After controlling for a range of factors, the report concluded that the two most powerful driving forces of whether people sought advice was whether the individual trusts an Independent Financial Adviser to provide advice, and the individual’s level of financial capability.

Accordingly, the report makes a series of recommendations to raise demand for financial advice, including:

• Using advice to support the auto-enrolled – duty on employers to ensure staff can access the best information and advice on their pensions.

• Mandating default guidance for those seeking to access their pension savings – to ensure people can get crucial information in a complex marketplace and avoid worst outcomes.

• Helping to create informed consumers through continued development and roll out the pensions dashboard.

• Ensuring regulators continue to place emphasis on access to independent financial advice.

Ben Franklin, head of Economics of Ageing, ILC-UK said: “Our results show that those who take advice are likely to accumulate more financial and pension wealth, supported by increased saving and investing in equity assets, while those in retirement are likely to have more income, particularly at older ages.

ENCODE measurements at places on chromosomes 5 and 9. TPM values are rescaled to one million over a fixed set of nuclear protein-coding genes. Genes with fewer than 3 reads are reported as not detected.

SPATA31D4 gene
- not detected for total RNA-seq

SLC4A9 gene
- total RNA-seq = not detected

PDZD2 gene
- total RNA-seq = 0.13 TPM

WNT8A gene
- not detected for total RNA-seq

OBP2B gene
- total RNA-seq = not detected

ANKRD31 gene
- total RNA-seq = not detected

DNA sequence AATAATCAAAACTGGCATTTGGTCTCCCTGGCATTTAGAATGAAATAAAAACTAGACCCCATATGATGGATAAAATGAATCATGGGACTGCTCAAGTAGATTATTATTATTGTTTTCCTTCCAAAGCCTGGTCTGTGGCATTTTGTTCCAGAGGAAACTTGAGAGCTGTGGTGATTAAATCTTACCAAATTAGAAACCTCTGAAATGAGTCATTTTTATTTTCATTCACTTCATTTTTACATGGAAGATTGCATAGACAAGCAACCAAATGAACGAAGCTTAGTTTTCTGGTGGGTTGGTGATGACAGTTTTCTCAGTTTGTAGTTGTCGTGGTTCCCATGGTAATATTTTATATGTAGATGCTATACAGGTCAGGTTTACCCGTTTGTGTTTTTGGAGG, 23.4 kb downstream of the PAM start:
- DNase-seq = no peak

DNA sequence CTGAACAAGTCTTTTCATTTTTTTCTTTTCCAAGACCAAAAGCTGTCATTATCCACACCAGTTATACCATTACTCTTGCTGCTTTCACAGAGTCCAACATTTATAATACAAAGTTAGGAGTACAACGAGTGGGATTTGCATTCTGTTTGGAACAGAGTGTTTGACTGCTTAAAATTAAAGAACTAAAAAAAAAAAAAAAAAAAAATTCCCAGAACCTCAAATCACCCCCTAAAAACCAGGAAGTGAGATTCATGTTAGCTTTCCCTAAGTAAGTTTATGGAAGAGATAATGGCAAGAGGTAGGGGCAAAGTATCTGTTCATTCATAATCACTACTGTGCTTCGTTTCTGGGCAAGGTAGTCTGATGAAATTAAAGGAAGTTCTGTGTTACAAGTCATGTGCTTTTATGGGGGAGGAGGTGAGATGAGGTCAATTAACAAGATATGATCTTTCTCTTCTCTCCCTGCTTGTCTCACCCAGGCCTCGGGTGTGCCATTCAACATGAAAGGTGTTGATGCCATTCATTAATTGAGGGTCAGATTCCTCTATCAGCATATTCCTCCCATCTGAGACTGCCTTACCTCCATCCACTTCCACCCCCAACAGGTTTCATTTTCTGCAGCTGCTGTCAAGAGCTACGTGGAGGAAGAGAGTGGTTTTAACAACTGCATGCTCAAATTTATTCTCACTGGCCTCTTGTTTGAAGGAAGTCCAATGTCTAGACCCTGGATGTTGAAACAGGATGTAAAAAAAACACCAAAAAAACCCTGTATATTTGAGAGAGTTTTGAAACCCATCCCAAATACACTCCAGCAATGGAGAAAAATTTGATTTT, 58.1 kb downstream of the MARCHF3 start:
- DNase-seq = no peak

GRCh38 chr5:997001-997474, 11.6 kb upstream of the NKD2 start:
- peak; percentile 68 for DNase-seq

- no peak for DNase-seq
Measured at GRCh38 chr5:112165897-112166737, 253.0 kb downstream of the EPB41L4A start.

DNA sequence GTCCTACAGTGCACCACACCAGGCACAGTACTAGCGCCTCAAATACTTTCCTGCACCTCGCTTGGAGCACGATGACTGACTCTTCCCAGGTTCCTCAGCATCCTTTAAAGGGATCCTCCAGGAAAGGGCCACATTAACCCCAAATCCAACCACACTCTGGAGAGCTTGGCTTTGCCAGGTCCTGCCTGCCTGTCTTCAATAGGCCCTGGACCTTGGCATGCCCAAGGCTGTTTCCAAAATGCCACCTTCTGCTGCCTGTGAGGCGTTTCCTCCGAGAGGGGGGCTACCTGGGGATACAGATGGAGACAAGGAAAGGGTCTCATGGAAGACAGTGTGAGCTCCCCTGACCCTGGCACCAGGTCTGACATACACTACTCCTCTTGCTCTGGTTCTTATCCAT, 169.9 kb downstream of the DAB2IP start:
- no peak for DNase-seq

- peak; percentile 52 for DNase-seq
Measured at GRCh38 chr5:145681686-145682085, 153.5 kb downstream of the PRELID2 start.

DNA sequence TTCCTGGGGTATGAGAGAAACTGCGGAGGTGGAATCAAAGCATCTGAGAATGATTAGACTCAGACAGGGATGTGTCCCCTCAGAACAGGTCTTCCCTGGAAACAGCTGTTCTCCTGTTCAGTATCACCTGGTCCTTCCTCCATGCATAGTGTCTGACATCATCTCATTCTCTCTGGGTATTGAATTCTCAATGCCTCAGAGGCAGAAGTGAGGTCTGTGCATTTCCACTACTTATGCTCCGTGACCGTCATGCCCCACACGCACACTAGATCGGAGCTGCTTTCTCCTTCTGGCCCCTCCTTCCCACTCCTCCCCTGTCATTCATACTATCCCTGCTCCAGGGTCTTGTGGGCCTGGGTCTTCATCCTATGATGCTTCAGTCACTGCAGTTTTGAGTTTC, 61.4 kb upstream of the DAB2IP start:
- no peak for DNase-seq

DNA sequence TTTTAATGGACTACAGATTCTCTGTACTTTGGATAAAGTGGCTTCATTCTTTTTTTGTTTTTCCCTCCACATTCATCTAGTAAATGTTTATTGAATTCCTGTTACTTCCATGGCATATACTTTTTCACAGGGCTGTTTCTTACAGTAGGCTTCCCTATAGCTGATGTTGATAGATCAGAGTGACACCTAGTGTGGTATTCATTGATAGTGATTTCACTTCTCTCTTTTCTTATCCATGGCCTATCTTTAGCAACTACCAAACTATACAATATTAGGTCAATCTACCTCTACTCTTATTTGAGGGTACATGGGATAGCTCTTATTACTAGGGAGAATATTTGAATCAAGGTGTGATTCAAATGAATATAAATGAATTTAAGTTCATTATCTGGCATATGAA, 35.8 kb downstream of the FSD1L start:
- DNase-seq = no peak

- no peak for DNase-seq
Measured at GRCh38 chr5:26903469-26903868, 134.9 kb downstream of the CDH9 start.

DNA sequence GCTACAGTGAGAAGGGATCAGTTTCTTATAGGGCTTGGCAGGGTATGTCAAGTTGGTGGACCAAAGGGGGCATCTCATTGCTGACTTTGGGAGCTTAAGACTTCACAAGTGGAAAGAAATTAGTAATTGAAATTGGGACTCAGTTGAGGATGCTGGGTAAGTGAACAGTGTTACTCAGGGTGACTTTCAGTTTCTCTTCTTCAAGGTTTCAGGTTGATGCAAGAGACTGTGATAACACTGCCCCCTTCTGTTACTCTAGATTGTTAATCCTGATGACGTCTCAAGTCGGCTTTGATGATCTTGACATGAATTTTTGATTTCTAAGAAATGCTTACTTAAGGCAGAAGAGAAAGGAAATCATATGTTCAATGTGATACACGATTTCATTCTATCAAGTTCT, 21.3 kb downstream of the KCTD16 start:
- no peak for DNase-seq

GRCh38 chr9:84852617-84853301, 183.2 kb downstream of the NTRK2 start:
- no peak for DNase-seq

“But the advice market is not working for everyone. A high proportion of people who take out investments and pensions do not use financial advice, while only a minority of the population has seen a financial adviser. Since advice has clear benefits for customers, it is a shame that more people do not use it. The clear challenge facing the industry, regulator and government is therefore to get more people through the “front door” in the first place.”

Steve Webb, director of Policy, Royal London added that the research shows “the very real return to obtaining expert financial advice.

“What is most striking is that the proportionate impact is largest for those on more modest incomes. Financial advice need not be the preserve of the better off but can make a real difference to the quality of life in retirement of people on lower incomes as well. The evidence shows that when people take advice they are overwhelmingly satisfied and benefit as a result. More needs therefore to be done to overcome the barriers to advice.”

[1] The research uses a statistical technique called propensity score matching which identifies similar individuals within the data and then estimates the “treatment” effect of receiving financial advice. The value of advice is therefore the difference between the financial circumstances of those who were treated (received advice) from a similar group of individuals who did not receive it. It therefore seeks to mimic a natural scientific experiment.

[2] The ILC-UK said this may be the impact of automatic enrolment which nudges people into saving without the need for financial advice. Clearly though, over time given the research findings, it would make sense for people who are auto-enrolled to receive financial advice on their pension savings.